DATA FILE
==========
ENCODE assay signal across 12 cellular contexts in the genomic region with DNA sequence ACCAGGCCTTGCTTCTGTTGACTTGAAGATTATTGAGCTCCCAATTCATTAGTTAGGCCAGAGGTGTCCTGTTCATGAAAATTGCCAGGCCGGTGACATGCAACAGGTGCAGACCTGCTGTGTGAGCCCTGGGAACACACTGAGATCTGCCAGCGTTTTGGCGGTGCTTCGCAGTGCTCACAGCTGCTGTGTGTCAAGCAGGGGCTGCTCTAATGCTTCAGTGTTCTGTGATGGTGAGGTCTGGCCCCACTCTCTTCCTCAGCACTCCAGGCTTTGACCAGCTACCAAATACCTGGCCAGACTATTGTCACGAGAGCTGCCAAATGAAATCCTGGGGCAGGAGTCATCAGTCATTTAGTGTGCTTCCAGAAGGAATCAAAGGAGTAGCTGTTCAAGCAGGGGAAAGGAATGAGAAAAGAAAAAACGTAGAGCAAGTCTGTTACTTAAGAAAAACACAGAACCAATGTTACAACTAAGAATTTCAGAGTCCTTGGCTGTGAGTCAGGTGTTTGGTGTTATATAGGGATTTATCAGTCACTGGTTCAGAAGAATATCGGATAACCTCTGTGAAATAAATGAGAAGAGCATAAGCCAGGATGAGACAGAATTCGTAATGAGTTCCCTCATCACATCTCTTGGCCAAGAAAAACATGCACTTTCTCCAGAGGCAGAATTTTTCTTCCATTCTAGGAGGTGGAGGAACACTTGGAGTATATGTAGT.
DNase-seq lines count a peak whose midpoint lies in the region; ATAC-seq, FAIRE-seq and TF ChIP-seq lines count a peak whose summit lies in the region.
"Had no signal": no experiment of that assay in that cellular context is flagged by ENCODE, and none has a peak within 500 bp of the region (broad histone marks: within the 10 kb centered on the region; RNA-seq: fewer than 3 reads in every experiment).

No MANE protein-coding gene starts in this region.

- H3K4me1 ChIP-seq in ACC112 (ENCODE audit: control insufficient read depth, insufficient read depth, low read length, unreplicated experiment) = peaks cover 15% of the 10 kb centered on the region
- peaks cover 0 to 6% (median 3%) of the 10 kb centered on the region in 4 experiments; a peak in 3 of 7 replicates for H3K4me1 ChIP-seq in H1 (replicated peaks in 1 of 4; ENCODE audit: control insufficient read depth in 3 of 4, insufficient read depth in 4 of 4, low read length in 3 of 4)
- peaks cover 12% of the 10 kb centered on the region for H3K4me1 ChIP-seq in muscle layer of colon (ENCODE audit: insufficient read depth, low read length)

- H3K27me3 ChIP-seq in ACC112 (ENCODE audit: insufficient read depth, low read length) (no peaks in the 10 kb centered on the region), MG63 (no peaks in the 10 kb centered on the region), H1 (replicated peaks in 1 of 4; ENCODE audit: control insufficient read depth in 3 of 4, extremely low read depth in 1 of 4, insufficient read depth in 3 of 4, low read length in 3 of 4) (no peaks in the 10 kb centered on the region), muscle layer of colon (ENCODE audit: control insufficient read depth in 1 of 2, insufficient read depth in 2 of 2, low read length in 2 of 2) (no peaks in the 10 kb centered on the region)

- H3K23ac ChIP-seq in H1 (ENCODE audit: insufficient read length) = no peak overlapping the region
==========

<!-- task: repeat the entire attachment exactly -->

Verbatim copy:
ENCODE assay signal across 12 cellular contexts in the genomic region with DNA sequence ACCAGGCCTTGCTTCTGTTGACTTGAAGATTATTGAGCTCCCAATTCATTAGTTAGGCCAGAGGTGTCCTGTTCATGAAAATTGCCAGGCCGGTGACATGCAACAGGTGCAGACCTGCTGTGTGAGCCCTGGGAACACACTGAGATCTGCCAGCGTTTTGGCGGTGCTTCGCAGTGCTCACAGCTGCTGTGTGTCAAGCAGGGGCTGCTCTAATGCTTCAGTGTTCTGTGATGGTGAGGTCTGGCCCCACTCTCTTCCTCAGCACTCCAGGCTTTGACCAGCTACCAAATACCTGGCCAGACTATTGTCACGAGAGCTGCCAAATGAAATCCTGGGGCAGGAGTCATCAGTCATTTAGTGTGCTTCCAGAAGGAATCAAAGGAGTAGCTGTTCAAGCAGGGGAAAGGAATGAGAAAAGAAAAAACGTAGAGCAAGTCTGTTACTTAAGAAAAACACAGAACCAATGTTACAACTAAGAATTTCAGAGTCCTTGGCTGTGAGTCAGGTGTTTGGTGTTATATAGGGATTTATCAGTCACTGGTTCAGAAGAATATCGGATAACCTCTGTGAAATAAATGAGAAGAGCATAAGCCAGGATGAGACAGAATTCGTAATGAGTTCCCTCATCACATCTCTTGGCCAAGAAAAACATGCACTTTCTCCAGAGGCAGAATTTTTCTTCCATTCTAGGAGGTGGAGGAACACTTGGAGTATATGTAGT.
DNase-seq lines count a peak whose midpoint lies in the region; ATAC-seq, FAIRE-seq and TF ChIP-seq lines count a peak whose summit lies in the region.
"Had no signal": no experiment of that assay in that cellular context is flagged by ENCODE, and none has a peak within 500 bp of the region (broad histone marks: within the 10 kb centered on the region; RNA-seq: fewer than 3 reads in every experiment).

No MANE protein-coding gene starts in this region.

- H3K4me1 ChIP-seq in ACC112 (ENCODE audit: control insufficient read depth, insufficient read depth, low read length, unreplicated experiment) = peaks cover 15% of the 10 kb centered on the region
- peaks cover 0 to 6% (median 3%) of the 10 kb centered on the region in 4 experiments; a peak in 3 of 7 replicates for H3K4me1 ChIP-seq in H1 (replicated peaks in 1 of 4; ENCODE audit: control insufficient read depth in 3 of 4, insufficient read depth in 4 of 4, low read length in 3 of 4)
- peaks cover 12% of the 10 kb centered on the region for H3K4me1 ChIP-seq in muscle layer of colon (ENCODE audit: insufficient read depth, low read length)

- H3K27me3 ChIP-seq in ACC112 (ENCODE audit: insufficient read depth, low read length) (no peaks in the 10 kb centered on the region), MG63 (no peaks in the 10 kb centered on the region), H1 (replicated peaks in 1 of 4; ENCODE audit: control insufficient read depth in 3 of 4, extremely low read depth in 1 of 4, insufficient read depth in 3 of 4, low read length in 3 of 4) (no peaks in the 10 kb centered on the region), muscle layer of colon (ENCODE audit: control insufficient read depth in 1 of 2, insufficient read depth in 2 of 2, low read length in 2 of 2) (no peaks in the 10 kb centered on the region)

- H3K23ac ChIP-seq in H1 (ENCODE audit: insufficient read length) = no peak overlapping the region